Think before you eat that shrimp!

Tom has significant allergic asthma for many years. He takes three different asthma medications daily. He and his wife invited several of their friends to a local restaurant to celebrate Tom’s 50th birthday. Shrimp, salad with lettuce and wine were served. Soon after the dinner Tom experienced an acute exacerbation of asthma. He used his rescue inhaler (albuterol) with no relief. He was rushed to a local hospital, received appropriate treatment and made a complete recovery. The ER physician who treated Tom advised him to avoid eating foods rich in sulfites in future.

Dried fruit, lemon and lime juice, wine, molasses, sauerkraut juice, grape juice, pickled cocktail onions, cornstarch, hominy, frozen potatoes, maple syrup, imported jams and jellies, fresh mushrooms, dried vegetables, wine vinegar, gravies and sauces, fruit topping, Maraschino cherries, pectin, shrimp, corn syrup, pickled peppers and pickles and relishes- besides being tasty do they have anything in common? They all may share a food preservative known as sulfite.

What are sulfites?

Sulfites are preservatives commonly used in some foods and medications. They include sulfites, metabisulfites, sulfuric acid and bisulfites. They are used in foods to prevent bacterial growth (wine), browning and oxidation of foods (shrimp and cut potatoes) and for dough conditioning (bakeries) and bleaching of foods (cherries). They are also used in some medications to prevent oxidation and browning. Some asthma drugs that may contain sulfites include epinephrine, isoetharine, isoproterenol, hydrocortisone, dexamethasone and prednisolone. Sulfites are to be differentiated from sulfates (albuterol sulfate). While sulfites could be harmful to some individuals, sulfates are harmless.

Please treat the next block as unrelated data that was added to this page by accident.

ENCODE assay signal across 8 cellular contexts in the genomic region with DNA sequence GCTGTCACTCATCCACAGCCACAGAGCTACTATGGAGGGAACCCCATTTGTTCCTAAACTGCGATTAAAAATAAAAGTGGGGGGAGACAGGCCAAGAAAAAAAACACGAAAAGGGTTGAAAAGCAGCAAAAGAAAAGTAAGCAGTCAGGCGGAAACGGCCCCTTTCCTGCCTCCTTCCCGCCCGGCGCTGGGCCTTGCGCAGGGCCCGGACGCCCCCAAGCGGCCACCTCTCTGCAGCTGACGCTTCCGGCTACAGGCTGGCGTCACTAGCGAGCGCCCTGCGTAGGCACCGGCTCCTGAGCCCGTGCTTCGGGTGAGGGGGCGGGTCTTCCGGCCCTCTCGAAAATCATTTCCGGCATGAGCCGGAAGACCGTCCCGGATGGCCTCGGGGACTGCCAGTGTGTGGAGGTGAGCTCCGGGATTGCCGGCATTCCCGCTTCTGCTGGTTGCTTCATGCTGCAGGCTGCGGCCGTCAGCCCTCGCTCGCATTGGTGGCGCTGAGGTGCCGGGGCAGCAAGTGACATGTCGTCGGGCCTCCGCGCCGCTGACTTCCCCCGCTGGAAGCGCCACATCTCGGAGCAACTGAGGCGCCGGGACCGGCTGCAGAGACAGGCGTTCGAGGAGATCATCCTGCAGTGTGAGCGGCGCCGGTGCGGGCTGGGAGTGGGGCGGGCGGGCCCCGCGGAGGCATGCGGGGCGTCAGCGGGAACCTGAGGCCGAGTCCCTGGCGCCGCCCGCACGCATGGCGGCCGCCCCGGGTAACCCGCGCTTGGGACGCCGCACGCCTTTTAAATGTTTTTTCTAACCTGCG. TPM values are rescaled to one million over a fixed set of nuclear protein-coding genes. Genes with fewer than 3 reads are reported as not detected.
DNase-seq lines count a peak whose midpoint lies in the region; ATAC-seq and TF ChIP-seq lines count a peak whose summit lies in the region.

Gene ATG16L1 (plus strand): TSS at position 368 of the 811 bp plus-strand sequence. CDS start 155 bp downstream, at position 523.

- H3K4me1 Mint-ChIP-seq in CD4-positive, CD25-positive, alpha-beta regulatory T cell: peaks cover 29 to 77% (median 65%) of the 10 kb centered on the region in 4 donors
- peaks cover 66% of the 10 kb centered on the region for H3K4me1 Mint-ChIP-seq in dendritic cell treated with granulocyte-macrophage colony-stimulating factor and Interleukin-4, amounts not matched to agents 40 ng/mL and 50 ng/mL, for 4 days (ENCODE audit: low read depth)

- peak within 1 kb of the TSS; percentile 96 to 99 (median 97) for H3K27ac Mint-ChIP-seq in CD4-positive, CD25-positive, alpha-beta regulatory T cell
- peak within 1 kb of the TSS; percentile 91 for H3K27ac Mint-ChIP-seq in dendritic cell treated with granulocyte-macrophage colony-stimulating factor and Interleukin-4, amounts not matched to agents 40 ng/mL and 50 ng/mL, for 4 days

How common is an allergy to sulfites and what kind of problems do they cause?

It is estimated that between 4 and 10% of all asthmatics may be sensitive to sulfites. The more severe asthma, the more is the likelihood of sulfite sensitivity. Sulfites can cause a variety of symptoms in susceptible individuals. They include a cough, significant exacerbation of asthma, hives, angioedema (swelling of lips, tongue and throat) and anaphylaxis (severe systemic allergic reaction). In general respiratory symptoms are more frequent than skin symptoms.

Some sulfites in foods are expressed as parts per million (ppm). Based on this, foods containing natural or added sulfites could be classified into three groups: those with < 10 ppm, between 10 and 100 ppm and > 100 ppm. In general foods containing > 10 ppm of sulfites are the ones to be avoided by sulfite-sensitive individuals. The higher the sulfite content, the greater the likelihood of a reaction. The lesser concentrations also could pose a risk in highly sensitive individuals. In 1986, the FDA banned the addition of sulfites to lettuce. BATF requires that beverages containing > 10 ppm of sulfites should declare it on the label.

How is sulfite sensitivity diagnosed & treated?

History, skin testing and oral challenge using a sulfite containing solution or capsule in a controlled setting under medical supervision are the tools used to diagnose sulfite sensitivity in research studies. In general, such tools are not readily available and are not well validated. In someone with significant allergy induced asthma, your physician may diagnose sulfite allergy solely based on a real and compatible history. Challenges at home without medical supervision are dangerous, could be potentially life-threatening and should not be undertaken.

People who have sulfite allergy should strictly avoid foods and medications containing sulfites. Reading of food and drug labels is important in this regard. Talk to your pharmacist before taking new medications if you suspect sulfite allergy. Sulfite allergy should be suspected if you react to a wide variety of seemingly unrelated drugs. Ask your doctor to prescribe EpiPen or Twinject to carry with you to treat emergencies and seek emergent help (911) after using them. Medications such as doxepin, atropine and cromolyn have been tried with variable results.

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